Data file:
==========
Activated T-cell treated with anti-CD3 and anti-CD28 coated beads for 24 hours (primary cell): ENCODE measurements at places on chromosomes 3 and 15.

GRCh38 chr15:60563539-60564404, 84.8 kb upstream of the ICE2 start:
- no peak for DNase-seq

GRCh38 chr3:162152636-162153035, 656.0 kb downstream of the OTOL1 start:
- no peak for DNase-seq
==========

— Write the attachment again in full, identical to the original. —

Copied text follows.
Activated T-cell treated with anti-CD3 and anti-CD28 coated beads for 24 hours (primary cell): ENCODE measurements at places on chromosomes 3 and 15.

GRCh38 chr15:60563539-60564404, 84.8 kb upstream of the ICE2 start:
- no peak for DNase-seq

GRCh38 chr3:162152636-162153035, 656.0 kb downstream of the OTOL1 start:
- no peak for DNase-seq